By: Lisa Cavallaro – Confluence Daily is your daily news source for women in the know.
For years I would tell my youngest daughter what an amazing artist she is… and for years, she discounted what I was saying about her gift for drawing, painting and creating.
Then one day when she was in high school, she came home all excited about the feedback she received from her art teacher. Basically, the teacher said the same thing I’d been saying for years. The only difference was that Dina believed the teacher’s words.
After sharing in Dina’s excitement, I reminded her that I’ve been telling her the same thing the teacher said and she never seemed to care about what I was saying.
Her response was, “You’re my mom. You HAVE to say nice things to me.”
So basically, my daughter was discounting my honest feedback, but she accepted the compliment when she heard it from someone else. Fair enough… I’m just glad she’s finally owning the fact that she’s kick-ass creative. And I’ll be forever thankful to that teacher for taking the time to point it out to my kid.
Without realizing it last week, I think I may have extended the same favor to another mom.
I’ve been shopping at the same Wegmans grocery store for over thirty years, so I know most of the checkout clerks. But last week was the first time I was waited on by this one young lady.
With a smile on her face, she greeted me, then began to handle, scan and pack my groceries. She had a way about her that made doing her job appear effortless. I grew very curious about this great kid. I asked if she was a student and our conversation took off from there.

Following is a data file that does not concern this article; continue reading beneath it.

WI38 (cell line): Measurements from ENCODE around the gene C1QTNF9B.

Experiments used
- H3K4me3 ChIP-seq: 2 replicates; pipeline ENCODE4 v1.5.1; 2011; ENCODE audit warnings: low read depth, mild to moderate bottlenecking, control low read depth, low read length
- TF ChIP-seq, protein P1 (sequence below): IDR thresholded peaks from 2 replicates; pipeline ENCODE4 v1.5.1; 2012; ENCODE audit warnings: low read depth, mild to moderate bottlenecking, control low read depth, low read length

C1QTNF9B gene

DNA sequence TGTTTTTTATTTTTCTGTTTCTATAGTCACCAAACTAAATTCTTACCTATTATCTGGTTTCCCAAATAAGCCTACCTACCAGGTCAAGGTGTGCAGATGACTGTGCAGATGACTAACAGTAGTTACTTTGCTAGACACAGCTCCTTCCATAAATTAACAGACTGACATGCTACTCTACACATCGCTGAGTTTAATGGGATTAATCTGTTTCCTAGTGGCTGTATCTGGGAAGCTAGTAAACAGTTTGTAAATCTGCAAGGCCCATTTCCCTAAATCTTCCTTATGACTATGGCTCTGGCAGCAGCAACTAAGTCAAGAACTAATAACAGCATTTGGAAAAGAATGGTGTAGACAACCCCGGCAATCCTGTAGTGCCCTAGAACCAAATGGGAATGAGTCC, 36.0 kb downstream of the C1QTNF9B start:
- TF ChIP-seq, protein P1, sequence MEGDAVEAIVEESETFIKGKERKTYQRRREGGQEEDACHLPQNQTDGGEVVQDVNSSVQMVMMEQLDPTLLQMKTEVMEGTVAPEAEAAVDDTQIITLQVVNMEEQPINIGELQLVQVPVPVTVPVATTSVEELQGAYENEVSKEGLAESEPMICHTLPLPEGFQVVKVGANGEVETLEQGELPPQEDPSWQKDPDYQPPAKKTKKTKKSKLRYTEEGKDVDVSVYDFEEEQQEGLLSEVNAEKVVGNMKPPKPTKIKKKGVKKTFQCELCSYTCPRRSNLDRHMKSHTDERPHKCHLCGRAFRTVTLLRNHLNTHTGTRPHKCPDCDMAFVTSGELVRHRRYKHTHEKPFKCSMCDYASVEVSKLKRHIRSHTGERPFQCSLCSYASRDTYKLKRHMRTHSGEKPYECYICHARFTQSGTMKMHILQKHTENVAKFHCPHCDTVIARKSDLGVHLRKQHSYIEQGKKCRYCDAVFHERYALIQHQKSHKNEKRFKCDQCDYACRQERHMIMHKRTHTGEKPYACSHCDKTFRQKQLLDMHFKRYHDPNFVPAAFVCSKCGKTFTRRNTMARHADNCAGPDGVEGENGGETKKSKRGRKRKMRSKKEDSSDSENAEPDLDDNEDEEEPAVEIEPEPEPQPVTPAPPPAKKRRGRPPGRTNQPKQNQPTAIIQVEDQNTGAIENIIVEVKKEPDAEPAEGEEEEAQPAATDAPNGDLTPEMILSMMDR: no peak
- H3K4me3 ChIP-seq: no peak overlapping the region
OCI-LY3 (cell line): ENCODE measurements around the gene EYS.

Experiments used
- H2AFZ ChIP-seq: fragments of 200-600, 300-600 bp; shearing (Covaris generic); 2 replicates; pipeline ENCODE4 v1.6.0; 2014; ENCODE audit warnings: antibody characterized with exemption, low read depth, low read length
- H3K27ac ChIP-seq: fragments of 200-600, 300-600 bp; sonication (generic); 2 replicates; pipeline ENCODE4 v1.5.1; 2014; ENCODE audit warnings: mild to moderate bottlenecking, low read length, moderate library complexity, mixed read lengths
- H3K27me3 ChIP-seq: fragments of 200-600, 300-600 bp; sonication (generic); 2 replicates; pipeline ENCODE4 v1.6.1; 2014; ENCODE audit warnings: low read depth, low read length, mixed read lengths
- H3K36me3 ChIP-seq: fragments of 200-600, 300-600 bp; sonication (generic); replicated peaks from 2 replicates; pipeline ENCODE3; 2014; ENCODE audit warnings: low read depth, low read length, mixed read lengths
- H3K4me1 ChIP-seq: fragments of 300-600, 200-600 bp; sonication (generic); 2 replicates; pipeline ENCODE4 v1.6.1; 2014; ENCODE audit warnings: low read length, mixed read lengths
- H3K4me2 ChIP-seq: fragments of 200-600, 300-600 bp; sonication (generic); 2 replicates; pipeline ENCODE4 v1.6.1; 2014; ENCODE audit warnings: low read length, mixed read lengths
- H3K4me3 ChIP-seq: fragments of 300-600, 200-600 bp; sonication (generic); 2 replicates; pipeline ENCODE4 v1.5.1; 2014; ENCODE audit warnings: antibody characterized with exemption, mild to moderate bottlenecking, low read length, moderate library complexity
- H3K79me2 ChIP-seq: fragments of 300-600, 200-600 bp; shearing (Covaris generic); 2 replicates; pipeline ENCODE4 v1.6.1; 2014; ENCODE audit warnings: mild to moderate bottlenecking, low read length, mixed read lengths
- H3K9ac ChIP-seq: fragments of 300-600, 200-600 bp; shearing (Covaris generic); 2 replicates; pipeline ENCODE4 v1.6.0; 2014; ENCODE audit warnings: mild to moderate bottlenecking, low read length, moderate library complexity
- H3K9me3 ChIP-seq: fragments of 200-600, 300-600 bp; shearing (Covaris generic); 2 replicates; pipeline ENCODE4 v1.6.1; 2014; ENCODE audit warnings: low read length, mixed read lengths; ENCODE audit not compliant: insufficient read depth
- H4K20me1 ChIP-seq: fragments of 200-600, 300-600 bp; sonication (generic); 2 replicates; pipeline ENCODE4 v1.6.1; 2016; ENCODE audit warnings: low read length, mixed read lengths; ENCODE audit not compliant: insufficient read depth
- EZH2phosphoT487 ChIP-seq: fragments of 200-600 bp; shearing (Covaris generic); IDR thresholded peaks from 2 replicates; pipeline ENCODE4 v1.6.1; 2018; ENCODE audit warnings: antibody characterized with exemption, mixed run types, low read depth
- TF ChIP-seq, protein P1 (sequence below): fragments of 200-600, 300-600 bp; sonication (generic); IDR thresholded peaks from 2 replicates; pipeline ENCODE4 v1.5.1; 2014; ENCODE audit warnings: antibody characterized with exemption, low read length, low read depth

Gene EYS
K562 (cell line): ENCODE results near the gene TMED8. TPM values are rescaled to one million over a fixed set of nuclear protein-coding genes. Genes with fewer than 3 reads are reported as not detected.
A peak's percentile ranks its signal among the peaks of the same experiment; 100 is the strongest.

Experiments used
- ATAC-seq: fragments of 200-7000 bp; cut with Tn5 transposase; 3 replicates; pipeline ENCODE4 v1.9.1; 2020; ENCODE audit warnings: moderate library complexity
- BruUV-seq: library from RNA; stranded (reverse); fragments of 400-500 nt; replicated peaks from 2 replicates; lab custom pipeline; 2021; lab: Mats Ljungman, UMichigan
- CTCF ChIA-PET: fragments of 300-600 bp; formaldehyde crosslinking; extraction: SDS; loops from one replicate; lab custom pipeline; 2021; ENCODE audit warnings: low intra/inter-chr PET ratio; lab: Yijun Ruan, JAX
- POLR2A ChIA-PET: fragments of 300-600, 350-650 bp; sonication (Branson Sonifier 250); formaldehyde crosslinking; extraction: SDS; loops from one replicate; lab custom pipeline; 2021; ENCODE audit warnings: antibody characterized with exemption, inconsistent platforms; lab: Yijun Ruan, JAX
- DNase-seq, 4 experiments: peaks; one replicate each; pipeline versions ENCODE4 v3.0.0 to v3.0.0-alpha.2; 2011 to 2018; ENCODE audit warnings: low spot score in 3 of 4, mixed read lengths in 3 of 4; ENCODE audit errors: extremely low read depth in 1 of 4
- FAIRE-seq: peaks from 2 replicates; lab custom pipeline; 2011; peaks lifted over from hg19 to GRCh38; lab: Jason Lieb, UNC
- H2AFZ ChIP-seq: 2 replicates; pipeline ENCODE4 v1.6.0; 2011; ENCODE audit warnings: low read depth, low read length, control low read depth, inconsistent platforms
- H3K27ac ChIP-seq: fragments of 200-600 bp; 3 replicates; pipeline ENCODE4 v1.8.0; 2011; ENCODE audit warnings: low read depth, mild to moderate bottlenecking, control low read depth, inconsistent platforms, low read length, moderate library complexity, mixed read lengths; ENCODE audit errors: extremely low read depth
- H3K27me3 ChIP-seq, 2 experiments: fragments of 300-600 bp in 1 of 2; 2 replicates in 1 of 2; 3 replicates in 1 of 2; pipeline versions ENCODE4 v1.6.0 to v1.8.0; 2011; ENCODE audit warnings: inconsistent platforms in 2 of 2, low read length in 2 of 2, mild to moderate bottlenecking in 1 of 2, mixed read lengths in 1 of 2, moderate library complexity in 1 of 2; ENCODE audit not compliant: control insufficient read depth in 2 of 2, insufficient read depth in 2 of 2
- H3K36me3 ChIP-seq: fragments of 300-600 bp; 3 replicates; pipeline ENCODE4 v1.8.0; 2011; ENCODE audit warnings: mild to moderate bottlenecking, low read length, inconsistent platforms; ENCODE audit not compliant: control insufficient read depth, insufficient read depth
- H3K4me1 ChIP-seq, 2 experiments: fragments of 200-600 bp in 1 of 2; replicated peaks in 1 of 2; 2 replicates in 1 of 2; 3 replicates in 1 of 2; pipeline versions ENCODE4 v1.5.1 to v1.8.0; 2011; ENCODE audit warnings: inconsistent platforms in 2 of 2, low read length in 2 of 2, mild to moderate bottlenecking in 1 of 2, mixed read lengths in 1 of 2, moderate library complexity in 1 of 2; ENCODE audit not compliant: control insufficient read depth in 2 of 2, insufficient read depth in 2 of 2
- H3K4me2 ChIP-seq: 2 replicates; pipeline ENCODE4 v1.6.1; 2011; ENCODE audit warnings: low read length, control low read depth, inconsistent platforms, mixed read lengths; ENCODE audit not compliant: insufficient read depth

Her: I take online classes at the community college.
Me: Well, I don’t know what your major is, but I can tell for sure you’re going to be very successful at it. I see how well you do this job. You’ve got some great energy and it shows through your work.
Her (big smile on face): Really? Thank you!
Me: Yes. Really. I see lots of people doing this job. You stand out from the crowd. Where did you go to high school?
Her: I was homeschooled. My mother homeschooled all seven of us. I’m the youngest.
Me: Wow! Did they all turn out this good?
Her (chuckling): Ummm…. Yes. I guess so.
Me: Well tell your Mom I think she’s done an amazing job with you.
Her (handing me my receipt): Thank you! Thank you so much! I will. You made my day! Really!
Seriously, this girl made MY day. So did her Mom. In my mind, this girl’s mother is an extremely patient and gifted woman who I’m sure has told her daughter many times what an amazing kid she truly is.
Later that day, I realized the similarities between my daughter’s art teacher and me. Without realizing it, we told kids about their own amazing qualities — qualities that seemed so obvious to us, but to them seemed average, ordinary.
I’m guessing that girl went home and told her mother what I said. The mother probably reminded her daughter she’s been saying the same thing for years. And then the girl responded along the lines of “yeah, I thought that was just you doing your mom job.”
But most importantly, after hearing her mom’s message reinforced by a complete stranger, hopefully, the message actually sank into the girl’s brain. Hopefully, now this girl is owning the great qualities she possesses and truly believes she’s successful, amazing and full of great energy.
What a confident way to approach life.
Lisa Cavallaro, The Confidence Coach, is an LOA Coach with a solution-focused spin on bullying. She helps parents leverage Law of Attraction to raise kids who are self-confident and have a positive outlook toward peers, school and life. Lisa is the author of No More Drama and ADHD The Natural Way.
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